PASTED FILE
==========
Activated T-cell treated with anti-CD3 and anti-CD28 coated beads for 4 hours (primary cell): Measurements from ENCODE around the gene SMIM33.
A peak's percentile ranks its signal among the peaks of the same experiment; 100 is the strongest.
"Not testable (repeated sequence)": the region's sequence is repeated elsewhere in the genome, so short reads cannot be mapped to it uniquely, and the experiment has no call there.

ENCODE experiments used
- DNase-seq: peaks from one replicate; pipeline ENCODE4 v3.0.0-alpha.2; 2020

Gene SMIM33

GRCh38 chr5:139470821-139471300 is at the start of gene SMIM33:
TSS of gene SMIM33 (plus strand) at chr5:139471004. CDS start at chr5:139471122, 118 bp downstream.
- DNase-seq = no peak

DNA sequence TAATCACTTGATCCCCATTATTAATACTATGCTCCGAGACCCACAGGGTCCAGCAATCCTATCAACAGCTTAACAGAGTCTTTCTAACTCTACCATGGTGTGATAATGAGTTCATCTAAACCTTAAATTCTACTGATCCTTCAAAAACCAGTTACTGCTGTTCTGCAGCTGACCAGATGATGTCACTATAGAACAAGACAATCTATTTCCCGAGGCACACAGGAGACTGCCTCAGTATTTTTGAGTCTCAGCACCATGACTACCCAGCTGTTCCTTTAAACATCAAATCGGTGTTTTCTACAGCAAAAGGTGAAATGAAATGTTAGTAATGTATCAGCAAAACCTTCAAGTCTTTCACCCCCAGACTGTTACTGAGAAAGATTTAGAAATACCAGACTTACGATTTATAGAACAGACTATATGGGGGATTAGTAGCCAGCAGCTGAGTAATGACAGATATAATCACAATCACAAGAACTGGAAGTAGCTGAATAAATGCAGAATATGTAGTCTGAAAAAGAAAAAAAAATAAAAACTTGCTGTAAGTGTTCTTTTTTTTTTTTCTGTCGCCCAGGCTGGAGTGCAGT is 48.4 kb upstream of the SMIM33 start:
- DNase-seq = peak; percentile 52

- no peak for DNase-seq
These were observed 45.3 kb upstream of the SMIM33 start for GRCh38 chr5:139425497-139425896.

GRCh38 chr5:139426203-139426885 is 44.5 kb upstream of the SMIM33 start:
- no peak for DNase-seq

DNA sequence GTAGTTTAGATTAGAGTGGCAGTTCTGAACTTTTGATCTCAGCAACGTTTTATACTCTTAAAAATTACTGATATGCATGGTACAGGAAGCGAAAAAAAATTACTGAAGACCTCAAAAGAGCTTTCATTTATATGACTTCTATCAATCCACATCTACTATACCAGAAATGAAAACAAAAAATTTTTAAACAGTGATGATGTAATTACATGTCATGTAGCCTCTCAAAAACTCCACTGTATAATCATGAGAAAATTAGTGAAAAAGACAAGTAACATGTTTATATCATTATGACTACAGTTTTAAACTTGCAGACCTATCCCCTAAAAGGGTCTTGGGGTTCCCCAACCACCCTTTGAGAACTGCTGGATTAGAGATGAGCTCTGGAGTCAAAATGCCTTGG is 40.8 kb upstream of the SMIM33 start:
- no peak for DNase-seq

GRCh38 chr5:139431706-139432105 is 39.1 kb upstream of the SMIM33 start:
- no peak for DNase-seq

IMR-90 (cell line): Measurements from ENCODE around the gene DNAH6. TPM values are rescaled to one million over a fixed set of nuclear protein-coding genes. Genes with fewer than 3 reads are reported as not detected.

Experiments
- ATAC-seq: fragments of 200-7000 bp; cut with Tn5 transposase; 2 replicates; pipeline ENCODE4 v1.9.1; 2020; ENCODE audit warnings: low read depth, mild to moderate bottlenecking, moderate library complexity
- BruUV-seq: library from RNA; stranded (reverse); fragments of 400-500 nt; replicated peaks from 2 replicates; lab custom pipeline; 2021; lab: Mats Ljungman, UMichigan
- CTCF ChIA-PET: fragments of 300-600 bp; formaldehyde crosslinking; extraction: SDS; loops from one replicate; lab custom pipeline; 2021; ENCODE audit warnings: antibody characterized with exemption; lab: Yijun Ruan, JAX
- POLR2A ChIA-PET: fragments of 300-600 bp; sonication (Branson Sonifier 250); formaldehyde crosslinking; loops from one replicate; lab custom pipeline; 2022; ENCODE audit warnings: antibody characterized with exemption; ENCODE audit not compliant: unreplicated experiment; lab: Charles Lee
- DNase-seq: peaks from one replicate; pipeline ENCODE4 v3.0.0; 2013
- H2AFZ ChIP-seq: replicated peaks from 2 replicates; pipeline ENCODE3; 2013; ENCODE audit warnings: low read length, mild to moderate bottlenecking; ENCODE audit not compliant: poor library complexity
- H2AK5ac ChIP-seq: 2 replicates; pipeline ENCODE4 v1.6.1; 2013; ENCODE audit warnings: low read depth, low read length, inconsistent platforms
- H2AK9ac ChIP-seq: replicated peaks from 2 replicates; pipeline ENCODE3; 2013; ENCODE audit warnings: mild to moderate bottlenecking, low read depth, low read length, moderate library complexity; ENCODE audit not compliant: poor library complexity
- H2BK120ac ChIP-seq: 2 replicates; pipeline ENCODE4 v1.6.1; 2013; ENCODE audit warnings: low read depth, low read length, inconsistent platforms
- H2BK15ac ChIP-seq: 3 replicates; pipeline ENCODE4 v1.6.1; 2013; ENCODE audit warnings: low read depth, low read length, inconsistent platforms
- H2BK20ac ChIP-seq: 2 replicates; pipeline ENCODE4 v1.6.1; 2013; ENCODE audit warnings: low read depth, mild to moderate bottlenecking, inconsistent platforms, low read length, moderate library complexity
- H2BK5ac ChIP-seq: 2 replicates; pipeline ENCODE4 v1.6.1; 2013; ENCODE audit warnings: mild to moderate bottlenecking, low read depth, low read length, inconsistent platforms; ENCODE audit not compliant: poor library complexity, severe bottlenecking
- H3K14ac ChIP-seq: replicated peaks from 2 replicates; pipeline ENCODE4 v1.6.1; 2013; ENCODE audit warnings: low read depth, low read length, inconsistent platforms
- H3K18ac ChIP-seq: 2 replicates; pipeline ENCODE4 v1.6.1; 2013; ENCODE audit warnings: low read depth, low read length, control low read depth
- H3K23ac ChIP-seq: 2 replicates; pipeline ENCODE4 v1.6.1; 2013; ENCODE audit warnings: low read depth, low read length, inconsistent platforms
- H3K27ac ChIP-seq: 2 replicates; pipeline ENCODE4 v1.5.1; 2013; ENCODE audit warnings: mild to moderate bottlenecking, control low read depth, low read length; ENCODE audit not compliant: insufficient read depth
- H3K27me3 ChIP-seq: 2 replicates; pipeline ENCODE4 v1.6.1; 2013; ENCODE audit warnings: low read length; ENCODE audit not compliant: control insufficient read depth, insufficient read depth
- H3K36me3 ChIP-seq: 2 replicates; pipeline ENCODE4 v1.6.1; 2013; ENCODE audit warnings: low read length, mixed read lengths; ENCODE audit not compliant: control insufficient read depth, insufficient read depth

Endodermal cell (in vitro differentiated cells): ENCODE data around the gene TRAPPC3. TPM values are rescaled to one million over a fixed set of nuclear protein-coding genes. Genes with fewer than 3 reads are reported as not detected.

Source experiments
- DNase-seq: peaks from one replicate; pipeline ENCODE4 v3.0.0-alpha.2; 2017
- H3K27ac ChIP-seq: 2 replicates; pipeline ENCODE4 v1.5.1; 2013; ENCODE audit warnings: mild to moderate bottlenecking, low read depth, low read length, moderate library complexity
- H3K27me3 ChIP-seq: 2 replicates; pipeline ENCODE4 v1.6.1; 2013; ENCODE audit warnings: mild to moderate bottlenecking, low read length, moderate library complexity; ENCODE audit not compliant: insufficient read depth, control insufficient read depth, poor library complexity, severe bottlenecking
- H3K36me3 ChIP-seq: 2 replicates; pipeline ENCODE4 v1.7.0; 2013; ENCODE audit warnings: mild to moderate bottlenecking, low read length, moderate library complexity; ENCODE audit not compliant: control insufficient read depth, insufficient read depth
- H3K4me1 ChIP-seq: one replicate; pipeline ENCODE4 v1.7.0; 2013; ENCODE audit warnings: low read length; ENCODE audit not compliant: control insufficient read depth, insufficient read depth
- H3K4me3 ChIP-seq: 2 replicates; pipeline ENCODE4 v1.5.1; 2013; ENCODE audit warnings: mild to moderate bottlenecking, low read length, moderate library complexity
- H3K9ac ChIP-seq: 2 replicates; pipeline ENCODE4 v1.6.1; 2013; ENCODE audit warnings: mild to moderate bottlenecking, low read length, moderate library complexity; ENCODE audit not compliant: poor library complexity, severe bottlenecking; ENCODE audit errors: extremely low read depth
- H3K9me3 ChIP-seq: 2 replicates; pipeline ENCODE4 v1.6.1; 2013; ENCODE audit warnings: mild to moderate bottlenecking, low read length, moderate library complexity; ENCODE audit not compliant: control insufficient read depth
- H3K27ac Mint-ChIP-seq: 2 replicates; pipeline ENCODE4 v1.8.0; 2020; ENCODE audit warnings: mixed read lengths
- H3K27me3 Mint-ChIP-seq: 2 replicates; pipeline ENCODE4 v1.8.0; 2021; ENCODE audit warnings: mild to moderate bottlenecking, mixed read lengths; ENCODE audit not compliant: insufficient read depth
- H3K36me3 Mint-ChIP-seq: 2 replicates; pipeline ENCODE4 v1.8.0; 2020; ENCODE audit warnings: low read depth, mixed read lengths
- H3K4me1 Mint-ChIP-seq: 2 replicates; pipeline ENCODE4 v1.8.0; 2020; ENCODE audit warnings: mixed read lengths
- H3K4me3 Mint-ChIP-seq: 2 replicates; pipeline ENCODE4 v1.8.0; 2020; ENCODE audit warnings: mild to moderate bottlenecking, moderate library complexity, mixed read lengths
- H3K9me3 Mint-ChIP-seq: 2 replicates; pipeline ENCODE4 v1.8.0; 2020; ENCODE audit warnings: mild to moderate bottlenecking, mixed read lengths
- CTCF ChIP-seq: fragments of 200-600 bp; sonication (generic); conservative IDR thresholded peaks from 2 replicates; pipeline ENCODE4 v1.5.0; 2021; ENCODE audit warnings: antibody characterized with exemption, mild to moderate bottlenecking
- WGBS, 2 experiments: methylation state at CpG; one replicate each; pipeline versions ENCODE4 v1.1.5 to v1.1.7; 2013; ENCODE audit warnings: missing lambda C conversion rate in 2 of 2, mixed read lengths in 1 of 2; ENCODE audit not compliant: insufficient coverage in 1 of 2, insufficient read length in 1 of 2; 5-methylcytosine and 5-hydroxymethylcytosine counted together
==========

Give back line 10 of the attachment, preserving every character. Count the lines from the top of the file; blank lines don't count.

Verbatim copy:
DNA sequence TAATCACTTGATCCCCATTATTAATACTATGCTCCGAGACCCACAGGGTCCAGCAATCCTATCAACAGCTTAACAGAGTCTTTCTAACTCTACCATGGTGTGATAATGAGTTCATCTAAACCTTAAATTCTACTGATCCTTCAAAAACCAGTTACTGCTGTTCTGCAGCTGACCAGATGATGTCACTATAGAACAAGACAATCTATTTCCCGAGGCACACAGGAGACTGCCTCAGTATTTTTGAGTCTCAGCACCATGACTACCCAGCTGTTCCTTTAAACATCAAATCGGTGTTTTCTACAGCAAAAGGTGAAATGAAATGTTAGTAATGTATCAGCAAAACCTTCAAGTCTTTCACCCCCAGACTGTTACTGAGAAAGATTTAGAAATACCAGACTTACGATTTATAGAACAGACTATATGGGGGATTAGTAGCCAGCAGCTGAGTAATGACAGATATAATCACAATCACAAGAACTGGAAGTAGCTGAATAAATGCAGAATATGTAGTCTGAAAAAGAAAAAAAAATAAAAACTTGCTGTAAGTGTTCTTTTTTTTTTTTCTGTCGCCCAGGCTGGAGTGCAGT is 48.4 kb upstream of the SMIM33 start: